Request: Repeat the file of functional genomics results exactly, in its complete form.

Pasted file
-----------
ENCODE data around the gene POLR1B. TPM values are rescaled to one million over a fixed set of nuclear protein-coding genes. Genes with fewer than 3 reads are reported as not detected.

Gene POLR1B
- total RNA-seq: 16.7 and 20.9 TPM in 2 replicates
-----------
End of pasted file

ENCODE data around the gene POLR1B. TPM values are rescaled to one million over a fixed set of nuclear protein-coding genes. Genes with fewer than 3 reads are reported as not detected.

Gene POLR1B
- total RNA-seq: 16.7 and 20.9 TPM in 2 replicates